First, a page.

Inproceedings: an article in a conference proceedings.
Abstract (Abstract): shot summary in a article that contain essentials elements presented during a scientific conference, lecture or from a poster.
Glutathione deficit during development induces anomalies in the rat anterior cingulate GABAergic neurons: relevance to schizophrenia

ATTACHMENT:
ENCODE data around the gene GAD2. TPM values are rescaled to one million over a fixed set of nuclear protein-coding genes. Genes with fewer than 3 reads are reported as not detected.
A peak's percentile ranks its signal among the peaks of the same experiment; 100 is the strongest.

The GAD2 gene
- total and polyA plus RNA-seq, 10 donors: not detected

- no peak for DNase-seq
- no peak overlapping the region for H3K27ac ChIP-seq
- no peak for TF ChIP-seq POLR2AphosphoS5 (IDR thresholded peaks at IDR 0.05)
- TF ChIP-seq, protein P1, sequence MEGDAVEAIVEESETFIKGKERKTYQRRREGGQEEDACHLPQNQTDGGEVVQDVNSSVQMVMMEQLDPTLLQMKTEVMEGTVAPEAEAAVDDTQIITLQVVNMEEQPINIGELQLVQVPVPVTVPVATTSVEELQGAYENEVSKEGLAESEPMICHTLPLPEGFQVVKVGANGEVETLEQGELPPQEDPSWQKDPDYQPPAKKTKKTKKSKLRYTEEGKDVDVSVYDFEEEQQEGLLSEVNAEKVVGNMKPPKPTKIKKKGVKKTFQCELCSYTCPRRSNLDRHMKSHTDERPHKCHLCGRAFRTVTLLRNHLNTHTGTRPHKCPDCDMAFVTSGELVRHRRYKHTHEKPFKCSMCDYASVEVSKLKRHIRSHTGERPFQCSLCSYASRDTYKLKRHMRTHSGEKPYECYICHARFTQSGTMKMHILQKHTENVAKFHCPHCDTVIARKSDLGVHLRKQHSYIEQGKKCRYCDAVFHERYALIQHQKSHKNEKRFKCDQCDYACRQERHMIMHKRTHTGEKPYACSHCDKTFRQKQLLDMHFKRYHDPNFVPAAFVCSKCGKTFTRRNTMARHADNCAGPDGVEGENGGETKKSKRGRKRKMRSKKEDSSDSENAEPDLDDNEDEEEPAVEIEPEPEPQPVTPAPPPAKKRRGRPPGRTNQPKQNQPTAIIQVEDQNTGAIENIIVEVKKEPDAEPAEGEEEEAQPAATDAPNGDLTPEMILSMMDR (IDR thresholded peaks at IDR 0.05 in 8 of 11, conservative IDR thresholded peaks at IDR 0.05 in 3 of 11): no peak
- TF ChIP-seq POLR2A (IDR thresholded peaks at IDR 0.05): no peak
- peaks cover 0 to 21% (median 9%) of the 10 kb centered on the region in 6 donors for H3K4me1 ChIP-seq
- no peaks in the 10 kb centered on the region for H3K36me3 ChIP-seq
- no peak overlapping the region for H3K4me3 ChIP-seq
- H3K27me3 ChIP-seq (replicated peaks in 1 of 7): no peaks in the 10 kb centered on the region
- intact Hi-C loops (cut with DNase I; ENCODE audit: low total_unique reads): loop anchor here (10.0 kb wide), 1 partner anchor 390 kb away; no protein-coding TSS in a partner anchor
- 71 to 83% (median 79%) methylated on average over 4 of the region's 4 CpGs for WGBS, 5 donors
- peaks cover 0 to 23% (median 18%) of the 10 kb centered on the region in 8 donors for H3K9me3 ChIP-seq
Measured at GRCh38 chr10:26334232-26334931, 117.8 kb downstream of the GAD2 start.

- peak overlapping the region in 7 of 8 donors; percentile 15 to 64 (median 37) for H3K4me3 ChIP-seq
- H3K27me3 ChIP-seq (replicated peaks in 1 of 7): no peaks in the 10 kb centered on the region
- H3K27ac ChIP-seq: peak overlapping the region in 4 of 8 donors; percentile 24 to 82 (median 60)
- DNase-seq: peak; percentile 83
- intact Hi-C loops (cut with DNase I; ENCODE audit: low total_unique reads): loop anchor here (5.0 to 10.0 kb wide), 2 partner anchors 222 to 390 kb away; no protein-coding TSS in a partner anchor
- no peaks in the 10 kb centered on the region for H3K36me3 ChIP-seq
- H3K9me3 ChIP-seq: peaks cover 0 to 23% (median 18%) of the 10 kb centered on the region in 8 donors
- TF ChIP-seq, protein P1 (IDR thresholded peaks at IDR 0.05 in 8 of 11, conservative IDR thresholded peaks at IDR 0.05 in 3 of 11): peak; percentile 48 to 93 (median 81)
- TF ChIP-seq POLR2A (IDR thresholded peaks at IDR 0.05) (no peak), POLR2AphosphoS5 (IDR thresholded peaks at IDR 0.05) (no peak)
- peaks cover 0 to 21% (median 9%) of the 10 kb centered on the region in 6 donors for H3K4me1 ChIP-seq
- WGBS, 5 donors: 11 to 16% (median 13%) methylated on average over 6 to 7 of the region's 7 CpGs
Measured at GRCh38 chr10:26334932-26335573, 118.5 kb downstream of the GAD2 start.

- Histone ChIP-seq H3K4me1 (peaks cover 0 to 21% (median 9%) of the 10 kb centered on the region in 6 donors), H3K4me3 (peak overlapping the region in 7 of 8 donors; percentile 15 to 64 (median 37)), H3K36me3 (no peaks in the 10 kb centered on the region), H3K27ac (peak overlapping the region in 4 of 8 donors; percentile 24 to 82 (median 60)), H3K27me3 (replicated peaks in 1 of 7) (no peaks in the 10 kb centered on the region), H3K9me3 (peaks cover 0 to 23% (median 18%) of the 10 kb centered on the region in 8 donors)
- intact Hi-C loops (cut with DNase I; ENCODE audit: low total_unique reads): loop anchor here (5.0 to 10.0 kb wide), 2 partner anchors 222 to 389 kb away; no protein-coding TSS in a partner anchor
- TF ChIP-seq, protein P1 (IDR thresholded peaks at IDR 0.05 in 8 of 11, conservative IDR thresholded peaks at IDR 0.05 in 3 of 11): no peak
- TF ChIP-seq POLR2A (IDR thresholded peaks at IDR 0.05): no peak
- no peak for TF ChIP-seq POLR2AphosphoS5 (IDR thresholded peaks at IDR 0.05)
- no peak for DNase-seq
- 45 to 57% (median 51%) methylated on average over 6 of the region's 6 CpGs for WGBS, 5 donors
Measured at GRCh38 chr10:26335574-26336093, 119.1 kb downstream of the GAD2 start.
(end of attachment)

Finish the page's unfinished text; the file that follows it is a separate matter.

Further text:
In schizophrenia patients, a decrease in glutathione levels ([GSH]) in cerebrospinal fluid and prefrontal cortex was observed, as well as a decrease in the expression of a gene coding for glutamyl-cysteine ligase (GCL), the limiting enzyme of GSH synthesis. As a redox regulator, GSH plays an important role in protecting cells against oxidative stress. In rat models with a GSH deficit, anomalies analogous to those of patients were observed, such as a decrease in spine number in prefrontal cortex and an alteration of NMDA responses. We aim to find substances that could increase [GSH] in cortical cells and to study the underlying mechanisms. GSH-ethyl-ester (GSHEE) succeeded in replenishing [GSH] in cultured neurons and astrocytes depleted in GSH by BSO, an inhibitor of GCL. GSHEE also abolished dopamine-induced decrease of NMDA-mediated calcium response observed in BSO-treated neurons. Gamma-glutamylcysteine- ethyl-ester (GCEE) increased [GSH] mostly in astrocytes. These results show that GSHEE and GCEE re-establish physiological [GSH] in brain cells by bypassing the limiting step of GSH synthesis. Curcumin (polyphenol), tert-butylhydroquinone (tBHQ; quinone), quercetin (flavonoid) and FK506 (immunosuppressant) were tested for their capacity to boost GSH synthesis. Curcumin was the most efficient. It increased [GSH] by 50 and 100% in non BSO-treated neurons and astrocytes, respectively, and increased GCL activity by more than 100% in astrocytes. In neurons, low concentrations of tBHQ (10-20_M) increased [GSH] by 20% while high [tBHQ] and quercetin led to cell death. In astrocytes, both substances increased [GSH] and GCL activity at rather high concentrations (100_M). FK506 was inefficient in both cell types. These results indicate that neurons and astrocytes are not responding similarly to some of the tested substances, suggesting that the mechanisms regulating GSH synthesis and the susceptibility to oxidative stress might differ in the two cell types.
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